“Originally I made pots simply because I wanted to. But now it is immensely more personal than that; even beyond my comprehension. So everyday I can make pots is a day I spend on the forefront of my self, and that’s what makes me get out of bed in the morning. I belong to it.”
“I like to work; I enjoy what I do. I like the studio, every single studio, studios in general; I’m fortunate to be at a local school, with good studios and teachers and students I get along with and like. It’s amazing, and I’m grateful for the opportunities I have.”
So, what gets you up in the morning? What gets you to the studio?
I recently submitted a grant application where I had to write a short statement of my goals and aspirations. I had a lot of fun writing it, so I just thought I’d share it. Here it is …
I am deeply committed to a life of learning. I believe in the quest for knowledge in a broad sense, understanding that knowledge comes from a range of pursuits: experience, mentorship, self-discovery, and searching for (and into) the things that offer wonderment and excitement.
I am an artist, an educator, and someone who feels an innate responsibility to contribute. With this in mind, I pursue my interests not as novelty, but as motivation to become better at what I do. As experience is gained, so too is the responsibility to give back to others – through the reach and breadth of my artwork, the example and mentorship I give my students, and by my efforts to broaden the opportunities available to others in my field.
Ultimately, I pursue these interests in search of new experience, working to synthesize these efforts in search of a better whole.
This is a new work about the evaporation of the 4th Amendment. It's a single-pass webpage, meaning it only plays once (until you refresh your browser window). It's also written in HTML5, so make sure your browser is HTML5 compliant. You should hear the reading of the 4th Amendement and the slow fading of the text.
I'm excited to have been included in the selection process for the Boehm Gallery Ceramics Biennial – Dark Matter. Opens in a couple of week in San Marcos, California. If you're in the area, head on out!
We spent a big portion of the Fall 2013 building and firing a new wood kiln at IUS. We built the new kiln on the new kiln pad, a project that finally came to fruition after years of meetings, emails, and more meetings. The wood kiln is the first kiln we built in the new facility, but I hope to build a couple of more kilns as space and time allows. In any event, here are some pictures of the build and first firing …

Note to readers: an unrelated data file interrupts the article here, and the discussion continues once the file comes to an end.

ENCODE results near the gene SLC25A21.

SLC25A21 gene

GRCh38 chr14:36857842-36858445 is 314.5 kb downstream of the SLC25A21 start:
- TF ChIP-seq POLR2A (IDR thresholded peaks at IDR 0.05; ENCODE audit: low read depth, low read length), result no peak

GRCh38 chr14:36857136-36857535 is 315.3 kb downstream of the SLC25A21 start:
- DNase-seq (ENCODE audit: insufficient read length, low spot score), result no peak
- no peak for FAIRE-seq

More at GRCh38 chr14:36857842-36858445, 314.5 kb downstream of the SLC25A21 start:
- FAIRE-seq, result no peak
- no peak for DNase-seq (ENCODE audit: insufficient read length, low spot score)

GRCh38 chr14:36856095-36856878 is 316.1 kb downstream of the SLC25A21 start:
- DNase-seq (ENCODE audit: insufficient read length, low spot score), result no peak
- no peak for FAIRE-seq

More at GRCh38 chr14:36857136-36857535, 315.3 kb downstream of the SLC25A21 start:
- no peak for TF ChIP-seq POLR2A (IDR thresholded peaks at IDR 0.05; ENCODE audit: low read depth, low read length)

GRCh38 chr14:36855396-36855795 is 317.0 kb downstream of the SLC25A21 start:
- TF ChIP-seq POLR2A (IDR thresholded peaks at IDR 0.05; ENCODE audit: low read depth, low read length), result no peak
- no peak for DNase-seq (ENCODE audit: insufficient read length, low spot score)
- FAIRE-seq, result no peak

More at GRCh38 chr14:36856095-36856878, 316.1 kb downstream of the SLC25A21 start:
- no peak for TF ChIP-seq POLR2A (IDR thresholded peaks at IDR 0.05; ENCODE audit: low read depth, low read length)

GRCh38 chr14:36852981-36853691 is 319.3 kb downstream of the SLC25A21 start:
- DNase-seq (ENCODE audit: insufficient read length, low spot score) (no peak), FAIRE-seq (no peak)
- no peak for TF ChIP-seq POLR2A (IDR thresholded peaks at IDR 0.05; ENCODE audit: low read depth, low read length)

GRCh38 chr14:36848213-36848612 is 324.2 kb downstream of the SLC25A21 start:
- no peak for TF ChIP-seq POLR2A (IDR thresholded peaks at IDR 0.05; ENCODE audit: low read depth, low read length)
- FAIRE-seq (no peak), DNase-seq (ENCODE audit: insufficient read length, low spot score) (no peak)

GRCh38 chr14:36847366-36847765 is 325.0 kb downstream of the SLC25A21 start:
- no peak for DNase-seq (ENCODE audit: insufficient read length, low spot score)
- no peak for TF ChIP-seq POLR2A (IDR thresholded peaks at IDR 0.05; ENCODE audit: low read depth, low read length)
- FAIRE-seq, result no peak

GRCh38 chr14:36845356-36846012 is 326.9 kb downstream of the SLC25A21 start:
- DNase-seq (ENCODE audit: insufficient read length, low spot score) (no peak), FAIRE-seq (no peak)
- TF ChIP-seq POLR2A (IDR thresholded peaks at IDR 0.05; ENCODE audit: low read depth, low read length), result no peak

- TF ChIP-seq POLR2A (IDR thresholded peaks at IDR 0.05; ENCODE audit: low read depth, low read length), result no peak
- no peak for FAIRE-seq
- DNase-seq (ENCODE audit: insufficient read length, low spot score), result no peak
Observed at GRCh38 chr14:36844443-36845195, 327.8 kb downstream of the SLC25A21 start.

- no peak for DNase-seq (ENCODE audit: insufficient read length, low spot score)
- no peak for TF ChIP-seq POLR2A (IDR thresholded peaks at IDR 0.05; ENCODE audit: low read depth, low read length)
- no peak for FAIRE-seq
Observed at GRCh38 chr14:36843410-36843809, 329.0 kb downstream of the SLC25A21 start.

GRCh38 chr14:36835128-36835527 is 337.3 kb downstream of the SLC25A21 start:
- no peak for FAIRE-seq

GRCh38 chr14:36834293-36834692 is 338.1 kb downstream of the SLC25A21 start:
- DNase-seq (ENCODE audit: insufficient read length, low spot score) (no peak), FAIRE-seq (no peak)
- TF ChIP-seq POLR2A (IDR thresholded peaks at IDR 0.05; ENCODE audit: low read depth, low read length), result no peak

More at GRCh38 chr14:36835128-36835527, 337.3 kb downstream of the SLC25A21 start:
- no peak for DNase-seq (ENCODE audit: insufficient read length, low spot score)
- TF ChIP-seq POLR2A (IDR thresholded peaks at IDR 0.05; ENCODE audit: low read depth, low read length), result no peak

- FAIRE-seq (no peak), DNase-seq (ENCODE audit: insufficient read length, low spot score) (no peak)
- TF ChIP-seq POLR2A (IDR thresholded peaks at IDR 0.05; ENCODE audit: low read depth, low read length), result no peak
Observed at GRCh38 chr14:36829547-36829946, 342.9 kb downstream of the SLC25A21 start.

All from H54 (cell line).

Hi all. I've been really into this 1 Second Everyday project started by Cesar Kuriyama. The basic premise of this project is, "What if you could remember something from every day of your life?". It doesn't seem like 1 second is enough to remember much, but you'd be surprised what 1 second of visual and audio information can bring back to your memory.
I was also a funder on his Kickstarter campaign, so I've been fortunate to receive updates and new releases – also was able to get the app before January first, so I'll be able to compile my 2013 year starting from Jan. 1st.
In any event, I've been shooting my 1 second snippets all year and at the end of each month, I "mash my seconds" in the 1 Second Everyday app and post it to my YouTube channel. To keep track of each month (and keep them in succession), I added a new page to this site to post them on. I can't decide where exactly to link it in my site navigation, so for now, here's the link. http://www.brianharperstudio.com/1-second-everyday/
If you're interested, check out the app – it's available for iOS and Android. It's really a cool project.
Hi everyone –
I just posted a new work to the "Oscillations" page on this website. It's actually a work I completed a couple of months ago, but I've been so busy with everything, I'm just now getting around to posting it. It's in the show at Appalachian Center for Craft right now, so if you're in that area, please consider checking it out in person.
Obviously, its similar to the some of the others in that series, however this work is much smaller and more tightly compacted than many of the other forms as I've been challenging myself to build those forms smaller and smaller.
In any event, that's it for now. I still more new work to post, so stay tuned for more updates.